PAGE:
support if required. On the screen that follows, let’s select Kerberos for security of the system.

Adding Name Services
You need to configure ‘Name Services’ for the system so that it can lookup for requested paths before serving requests. This can either exist elsewhere on the network or on the Solaris system. You will be asked to configure Name Services such as NIS+, NIS, DNS and LDAP. Select DNS and provide a DNS name for your system. 

New features in Solaris 10
  • Improved security with Solaris Secure Execution and
    Process Right Management

  • Dynamic Tracing (DTrace) tool allows you to debug application in real-time

  • On the performance part, optimizations in the TCP stack boost network performance. Advancements in the file system enhance file system performance. On application side optimization has been done to improve Web and Java-based services

  • On data management front, they have enhanced the security on NFS V4 and included the new Solaris ZFS, which protects your data from corruption, and provides virtually unlimited scalability

  • It supports popular open-source applications and supports open standards such as UDDI, SOAP, WSDL, and XML. Plus the Solaris 10 can interoperate with both Linux and Microsoft Windows systems

  • You can deploy Solaris 10 on both SPARC and Intel platforms 

  • Solaris 10’s ‘Predictive Self Healing’ feature can automatically diagnose and recover from hardware and application faults and maximizes system uptime 

  • The OS allows you to utilize the system by enabling you to securely run multiple, software-isolated applications on a single system, this allows you to easily consolidate your servers

Enter ‘’. Now provide the IP address of this DNS server and click on Next.
Select time zone and additional packages Select the time zone and geographical location you’re in and click on Next. Set up a root password for your machine and proceed. Next you’ll see a screen with two options: ‘Reboot automatically after software installation?’ and ‘Eject additional CD/DVD additionally after Software Installation’. Select ‘Yes’ for both and press Next. Select the installation media as ‘CD/DVD’ and click on Next. Now, the wizard will let you select the packages to install. By default it installs the entire distribution. Select the one for your needs and press Next (we selected the Entire distribution option). Now, comes the disk-partitioning screen. Select the default and press Next. Accept the displayed license agreement and proceed further. Finally the wizard will ask you whether to upgrade an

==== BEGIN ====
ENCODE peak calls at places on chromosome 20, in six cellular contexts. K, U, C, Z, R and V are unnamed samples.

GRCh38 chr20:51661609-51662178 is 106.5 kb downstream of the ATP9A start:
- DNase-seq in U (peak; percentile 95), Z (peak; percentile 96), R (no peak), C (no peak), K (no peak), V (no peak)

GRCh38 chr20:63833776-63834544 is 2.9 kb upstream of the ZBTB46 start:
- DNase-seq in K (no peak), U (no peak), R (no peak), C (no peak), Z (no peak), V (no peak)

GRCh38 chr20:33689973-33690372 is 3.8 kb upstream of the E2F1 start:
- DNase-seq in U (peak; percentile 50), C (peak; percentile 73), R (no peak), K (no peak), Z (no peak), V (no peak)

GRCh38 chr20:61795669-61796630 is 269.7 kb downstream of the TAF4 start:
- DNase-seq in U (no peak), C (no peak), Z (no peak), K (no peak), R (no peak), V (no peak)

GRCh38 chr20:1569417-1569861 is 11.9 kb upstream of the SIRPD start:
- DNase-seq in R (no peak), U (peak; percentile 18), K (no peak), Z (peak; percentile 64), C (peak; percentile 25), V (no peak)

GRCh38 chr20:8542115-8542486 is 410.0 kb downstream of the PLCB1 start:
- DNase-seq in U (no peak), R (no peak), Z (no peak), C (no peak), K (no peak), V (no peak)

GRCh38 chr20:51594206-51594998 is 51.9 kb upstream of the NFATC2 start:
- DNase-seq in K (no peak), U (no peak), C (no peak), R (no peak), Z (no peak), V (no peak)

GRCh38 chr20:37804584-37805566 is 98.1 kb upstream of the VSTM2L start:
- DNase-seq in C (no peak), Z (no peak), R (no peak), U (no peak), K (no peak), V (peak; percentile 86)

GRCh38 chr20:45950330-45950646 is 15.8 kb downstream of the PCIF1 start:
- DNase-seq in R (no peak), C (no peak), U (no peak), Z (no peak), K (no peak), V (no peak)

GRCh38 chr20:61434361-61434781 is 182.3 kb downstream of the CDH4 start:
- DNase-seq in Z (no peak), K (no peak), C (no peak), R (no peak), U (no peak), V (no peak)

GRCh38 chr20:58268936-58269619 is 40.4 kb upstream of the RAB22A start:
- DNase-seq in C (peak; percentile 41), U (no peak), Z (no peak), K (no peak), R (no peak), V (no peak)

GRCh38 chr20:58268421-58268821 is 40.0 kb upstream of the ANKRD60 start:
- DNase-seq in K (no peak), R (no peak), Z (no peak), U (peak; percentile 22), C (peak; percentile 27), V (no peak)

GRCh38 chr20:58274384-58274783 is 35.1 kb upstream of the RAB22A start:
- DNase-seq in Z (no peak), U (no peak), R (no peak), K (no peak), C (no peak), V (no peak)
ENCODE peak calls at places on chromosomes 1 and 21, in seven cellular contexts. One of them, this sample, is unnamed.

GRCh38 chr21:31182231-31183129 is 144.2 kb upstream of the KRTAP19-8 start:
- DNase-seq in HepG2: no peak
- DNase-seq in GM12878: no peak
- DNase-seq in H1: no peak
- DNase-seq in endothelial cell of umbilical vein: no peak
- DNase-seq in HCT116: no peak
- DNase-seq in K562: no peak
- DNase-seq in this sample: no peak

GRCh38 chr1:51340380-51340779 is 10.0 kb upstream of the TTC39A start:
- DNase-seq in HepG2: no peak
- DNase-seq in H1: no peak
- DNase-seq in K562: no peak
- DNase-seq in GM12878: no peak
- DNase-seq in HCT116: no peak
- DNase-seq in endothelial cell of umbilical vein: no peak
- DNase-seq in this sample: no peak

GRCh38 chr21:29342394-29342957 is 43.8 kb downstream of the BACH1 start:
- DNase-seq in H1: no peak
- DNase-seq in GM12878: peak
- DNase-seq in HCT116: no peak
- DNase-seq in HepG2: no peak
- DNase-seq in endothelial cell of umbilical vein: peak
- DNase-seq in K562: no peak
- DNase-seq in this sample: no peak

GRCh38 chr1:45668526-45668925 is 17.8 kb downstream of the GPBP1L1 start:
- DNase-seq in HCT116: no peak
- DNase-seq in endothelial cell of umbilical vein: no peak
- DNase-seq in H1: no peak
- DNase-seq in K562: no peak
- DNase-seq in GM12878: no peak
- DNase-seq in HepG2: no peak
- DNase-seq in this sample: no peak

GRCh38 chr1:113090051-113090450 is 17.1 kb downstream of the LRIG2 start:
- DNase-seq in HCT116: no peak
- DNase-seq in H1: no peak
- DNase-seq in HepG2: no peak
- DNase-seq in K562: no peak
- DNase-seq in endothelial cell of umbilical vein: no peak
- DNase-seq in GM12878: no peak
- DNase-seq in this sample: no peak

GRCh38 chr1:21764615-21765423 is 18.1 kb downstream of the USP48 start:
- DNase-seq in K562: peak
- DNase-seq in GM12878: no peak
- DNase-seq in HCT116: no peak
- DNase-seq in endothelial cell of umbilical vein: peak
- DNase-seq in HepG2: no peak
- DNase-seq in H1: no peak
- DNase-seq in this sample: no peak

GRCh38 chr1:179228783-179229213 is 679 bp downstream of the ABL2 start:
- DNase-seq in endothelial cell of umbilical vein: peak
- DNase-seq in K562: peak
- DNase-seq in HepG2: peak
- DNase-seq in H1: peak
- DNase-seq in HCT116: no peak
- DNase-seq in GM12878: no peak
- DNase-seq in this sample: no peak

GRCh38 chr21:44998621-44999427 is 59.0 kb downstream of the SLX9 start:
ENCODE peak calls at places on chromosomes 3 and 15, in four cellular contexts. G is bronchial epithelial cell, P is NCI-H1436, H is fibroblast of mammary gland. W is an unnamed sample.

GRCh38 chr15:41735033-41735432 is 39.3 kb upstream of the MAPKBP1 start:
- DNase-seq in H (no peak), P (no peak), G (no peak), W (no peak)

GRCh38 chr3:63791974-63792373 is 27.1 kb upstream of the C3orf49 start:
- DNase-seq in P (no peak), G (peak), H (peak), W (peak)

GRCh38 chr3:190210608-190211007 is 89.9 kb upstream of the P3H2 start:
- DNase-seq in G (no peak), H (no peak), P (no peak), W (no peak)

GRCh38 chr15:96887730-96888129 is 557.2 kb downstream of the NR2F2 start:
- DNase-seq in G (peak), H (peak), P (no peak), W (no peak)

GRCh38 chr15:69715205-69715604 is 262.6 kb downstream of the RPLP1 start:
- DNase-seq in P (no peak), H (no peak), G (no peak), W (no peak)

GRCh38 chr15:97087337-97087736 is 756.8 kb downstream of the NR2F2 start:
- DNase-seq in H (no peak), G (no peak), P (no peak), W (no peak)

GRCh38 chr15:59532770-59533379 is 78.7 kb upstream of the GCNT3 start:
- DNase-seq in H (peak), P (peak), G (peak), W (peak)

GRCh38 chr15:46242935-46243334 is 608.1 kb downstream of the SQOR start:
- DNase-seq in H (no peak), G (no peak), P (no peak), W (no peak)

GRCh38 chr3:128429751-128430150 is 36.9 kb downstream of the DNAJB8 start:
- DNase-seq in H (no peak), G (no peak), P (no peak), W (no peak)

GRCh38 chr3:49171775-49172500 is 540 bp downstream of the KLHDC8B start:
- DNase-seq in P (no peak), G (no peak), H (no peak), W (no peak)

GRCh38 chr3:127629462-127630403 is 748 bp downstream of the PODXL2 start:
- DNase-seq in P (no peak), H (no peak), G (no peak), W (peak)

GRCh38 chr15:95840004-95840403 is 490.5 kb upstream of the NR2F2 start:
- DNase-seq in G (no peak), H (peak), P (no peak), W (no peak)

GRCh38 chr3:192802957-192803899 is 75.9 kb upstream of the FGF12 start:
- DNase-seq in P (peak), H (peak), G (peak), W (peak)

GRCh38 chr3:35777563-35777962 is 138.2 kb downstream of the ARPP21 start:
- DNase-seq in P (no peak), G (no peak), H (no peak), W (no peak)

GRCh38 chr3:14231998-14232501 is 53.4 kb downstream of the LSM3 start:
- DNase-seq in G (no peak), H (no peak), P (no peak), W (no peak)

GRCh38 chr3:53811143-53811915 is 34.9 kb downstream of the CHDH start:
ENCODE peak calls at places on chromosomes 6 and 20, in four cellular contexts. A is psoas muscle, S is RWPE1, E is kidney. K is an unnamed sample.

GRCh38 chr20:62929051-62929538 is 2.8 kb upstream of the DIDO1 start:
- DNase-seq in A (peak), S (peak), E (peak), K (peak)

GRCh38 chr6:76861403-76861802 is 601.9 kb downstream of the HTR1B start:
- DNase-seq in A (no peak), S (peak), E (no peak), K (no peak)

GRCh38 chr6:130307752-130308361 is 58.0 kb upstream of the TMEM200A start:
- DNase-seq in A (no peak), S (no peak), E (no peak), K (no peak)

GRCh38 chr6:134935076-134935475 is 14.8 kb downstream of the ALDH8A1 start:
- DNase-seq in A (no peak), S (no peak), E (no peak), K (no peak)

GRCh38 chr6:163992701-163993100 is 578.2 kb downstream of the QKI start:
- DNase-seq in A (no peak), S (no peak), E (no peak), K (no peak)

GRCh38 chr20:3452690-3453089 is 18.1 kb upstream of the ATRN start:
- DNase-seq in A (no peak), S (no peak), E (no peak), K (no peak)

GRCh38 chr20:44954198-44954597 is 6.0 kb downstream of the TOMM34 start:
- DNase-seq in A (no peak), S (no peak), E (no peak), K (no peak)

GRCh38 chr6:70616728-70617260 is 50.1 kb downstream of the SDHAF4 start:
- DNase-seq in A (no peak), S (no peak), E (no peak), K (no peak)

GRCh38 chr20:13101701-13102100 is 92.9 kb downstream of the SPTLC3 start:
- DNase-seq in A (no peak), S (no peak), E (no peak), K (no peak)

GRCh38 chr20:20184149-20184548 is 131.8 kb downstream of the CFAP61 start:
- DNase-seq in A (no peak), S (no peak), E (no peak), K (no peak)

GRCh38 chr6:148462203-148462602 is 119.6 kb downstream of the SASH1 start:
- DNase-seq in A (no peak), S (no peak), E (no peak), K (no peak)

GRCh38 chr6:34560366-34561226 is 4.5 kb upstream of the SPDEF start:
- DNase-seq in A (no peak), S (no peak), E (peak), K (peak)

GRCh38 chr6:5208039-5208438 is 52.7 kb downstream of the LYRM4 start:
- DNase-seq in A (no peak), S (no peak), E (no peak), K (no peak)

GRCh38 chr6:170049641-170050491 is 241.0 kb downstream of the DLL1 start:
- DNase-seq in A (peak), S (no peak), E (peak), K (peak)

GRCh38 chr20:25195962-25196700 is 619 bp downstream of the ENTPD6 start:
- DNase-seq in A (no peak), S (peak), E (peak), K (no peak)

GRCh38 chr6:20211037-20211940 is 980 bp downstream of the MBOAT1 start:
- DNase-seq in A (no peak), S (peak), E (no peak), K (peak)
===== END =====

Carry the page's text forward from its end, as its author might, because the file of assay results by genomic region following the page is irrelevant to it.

existing Solaris 9 installation or perform a fresh install. Select the ‘Initial Install’ and press ‘Install Now’ button. You can now take a break and return to see your Solaris 10 system up and ready for further configuration.

Sun Java desktop
After the complete install, the system automatically reboots and launches the Sun Java desktop. Login as root with the password you set during installation. You will see graphical interface. This desktop can work in all sorts of productivity applications such as Word, PowerPoint and Excel. Plus it gives you mail and calendaring features. The desktop includes Mozilla as its Web browser and its access to the network is seamless. You can
access even Windows networks out of the box through its ‘Network Places’. Overall the
entire desktop gives you the look and feel of a Windows machine. 

Sanjay Majumder

No Comments so far

Jump into a conversation

No Comments Yet!

You can be the one to start a conversation.